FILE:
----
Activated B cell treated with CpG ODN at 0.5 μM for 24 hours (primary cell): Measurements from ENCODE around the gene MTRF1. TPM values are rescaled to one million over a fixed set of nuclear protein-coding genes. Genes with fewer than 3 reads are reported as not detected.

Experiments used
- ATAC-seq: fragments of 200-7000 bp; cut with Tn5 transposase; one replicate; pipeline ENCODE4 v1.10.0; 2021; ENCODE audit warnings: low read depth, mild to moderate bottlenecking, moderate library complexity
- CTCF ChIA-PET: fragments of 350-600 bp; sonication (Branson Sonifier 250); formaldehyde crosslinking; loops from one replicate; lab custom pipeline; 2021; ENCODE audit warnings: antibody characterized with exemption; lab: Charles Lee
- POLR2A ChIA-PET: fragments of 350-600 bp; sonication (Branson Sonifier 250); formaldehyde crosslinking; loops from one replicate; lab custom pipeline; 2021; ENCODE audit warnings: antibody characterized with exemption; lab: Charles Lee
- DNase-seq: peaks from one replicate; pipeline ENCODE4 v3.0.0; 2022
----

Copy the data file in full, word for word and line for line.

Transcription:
Activated B cell treated with CpG ODN at 0.5 μM for 24 hours (primary cell): Measurements from ENCODE around the gene MTRF1. TPM values are rescaled to one million over a fixed set of nuclear protein-coding genes. Genes with fewer than 3 reads are reported as not detected.

Experiments used
- ATAC-seq: fragments of 200-7000 bp; cut with Tn5 transposase; one replicate; pipeline ENCODE4 v1.10.0; 2021; ENCODE audit warnings: low read depth, mild to moderate bottlenecking, moderate library complexity
- CTCF ChIA-PET: fragments of 350-600 bp; sonication (Branson Sonifier 250); formaldehyde crosslinking; loops from one replicate; lab custom pipeline; 2021; ENCODE audit warnings: antibody characterized with exemption; lab: Charles Lee
- POLR2A ChIA-PET: fragments of 350-600 bp; sonication (Branson Sonifier 250); formaldehyde crosslinking; loops from one replicate; lab custom pipeline; 2021; ENCODE audit warnings: antibody characterized with exemption; lab: Charles Lee
- DNase-seq: peaks from one replicate; pipeline ENCODE4 v3.0.0; 2022